• Jackie Lurie says:

        I came across your blog while searching for an answer as to how Bates knew about what O’brien did with the soap. Can you help? By the way…thank you for your astute synopsis of the episode….I loved it!!

      • Martha says:

        I get that Thomas told Bates about the soap, but how did Thomas know about it? Did O’Brien tell him at some point? Off-camera, maybe? Why would she do that? She seemed to turn away from the scheming with Thomas as soon as she realized how evil the whole soap thing was. Why would she go back and tell him what she’d done?

    • timrollpickering says:

      Attitudes in that era were much more complicated than one would think. The key point is that the obsession with morality was heavily a *middle class* affair. The upper classes were more concerned about image than action and tolerated an awful lot so long as it stayed behind closed doors. This included homosexuality (it’s sometimes forgotten there were gays who actually opposed legalisation because they felt it brought into the open what had been a discrete thing) as well as fornication and adultery. The upper classes frankly didn’t care about the sin itself. They knew it happened but just turned a blind eye to it so long as it didn’t appear in the papers and nobody was harmed. Yes it was hypocritical but so was much of society at the time.

      Oh and I think Carson might have tried calling Jimmy’s bluff but I’m not sure he felt comfortable about throwing out such a counter-accusation or risking escalation that would bring a scandal on the house. As far as he was concerned Thomas was going regardless and was deeply uncomfortable about fighting for such a man.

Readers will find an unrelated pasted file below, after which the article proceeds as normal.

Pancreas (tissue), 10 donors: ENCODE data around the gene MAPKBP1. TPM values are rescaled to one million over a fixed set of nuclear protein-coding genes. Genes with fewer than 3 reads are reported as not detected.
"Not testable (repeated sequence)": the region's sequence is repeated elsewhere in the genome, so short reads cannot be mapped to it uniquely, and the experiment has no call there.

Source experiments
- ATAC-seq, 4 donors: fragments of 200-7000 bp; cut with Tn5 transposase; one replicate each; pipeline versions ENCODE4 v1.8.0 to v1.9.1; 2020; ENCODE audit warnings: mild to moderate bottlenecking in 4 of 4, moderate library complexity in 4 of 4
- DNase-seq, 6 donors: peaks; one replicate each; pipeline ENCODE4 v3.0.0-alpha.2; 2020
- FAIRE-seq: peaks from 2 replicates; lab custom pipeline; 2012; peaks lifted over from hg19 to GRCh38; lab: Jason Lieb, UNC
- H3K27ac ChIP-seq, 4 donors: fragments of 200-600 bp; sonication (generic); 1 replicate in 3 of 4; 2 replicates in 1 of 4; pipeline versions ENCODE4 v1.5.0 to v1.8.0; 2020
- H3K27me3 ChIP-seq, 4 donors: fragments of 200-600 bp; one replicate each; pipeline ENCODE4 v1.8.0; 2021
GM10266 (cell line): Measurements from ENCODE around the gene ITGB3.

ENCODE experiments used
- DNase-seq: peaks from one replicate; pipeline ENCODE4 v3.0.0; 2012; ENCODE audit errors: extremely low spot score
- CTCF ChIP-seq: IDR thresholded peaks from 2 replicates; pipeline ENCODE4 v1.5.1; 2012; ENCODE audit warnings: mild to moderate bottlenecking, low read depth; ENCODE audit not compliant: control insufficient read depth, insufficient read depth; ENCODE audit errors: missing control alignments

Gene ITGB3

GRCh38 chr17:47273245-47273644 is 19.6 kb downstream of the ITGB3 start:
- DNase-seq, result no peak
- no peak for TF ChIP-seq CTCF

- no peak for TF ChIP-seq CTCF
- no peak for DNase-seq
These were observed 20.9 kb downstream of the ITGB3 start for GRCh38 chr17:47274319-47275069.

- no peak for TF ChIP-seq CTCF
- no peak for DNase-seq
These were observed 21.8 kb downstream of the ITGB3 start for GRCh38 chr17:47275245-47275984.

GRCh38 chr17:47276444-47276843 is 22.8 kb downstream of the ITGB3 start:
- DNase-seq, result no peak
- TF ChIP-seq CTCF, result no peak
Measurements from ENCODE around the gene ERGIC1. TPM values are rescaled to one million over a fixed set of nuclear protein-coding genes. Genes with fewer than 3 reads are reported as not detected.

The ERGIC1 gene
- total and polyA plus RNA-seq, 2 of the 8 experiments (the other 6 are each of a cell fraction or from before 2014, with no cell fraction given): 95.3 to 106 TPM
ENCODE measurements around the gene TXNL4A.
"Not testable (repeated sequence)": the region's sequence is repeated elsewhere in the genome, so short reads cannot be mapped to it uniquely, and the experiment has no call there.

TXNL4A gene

3. Dana says:

    PS And Edith with yet another potentially difficult romance? Can they not give her a break and let her meet someone available and willing? Edith has really shined this season but if she is only going to sprout wings to be long suffering, it’s tiring.

    • Jill says:

      I kind of like this romance for Edith. It could be difficult, but also rewarding for her. It goes with her new modern woman persona.

  4. Ilze Choi says:

    Branson and Sybil were my favorite couple so I look forward to viewing the series here in the US with sadness at what is to come. I suppose that Allen Leech will continue on in Series 4 otherwise Fellowes could have Sybil and Branson exit the series by leaving for America. It’s good that Ireland, Britain’s first colony was a part of the story through Branson.

  5. Etta says:

    But what was “her ladyships soap” about? Would someone please tell me please.

    • Jill says: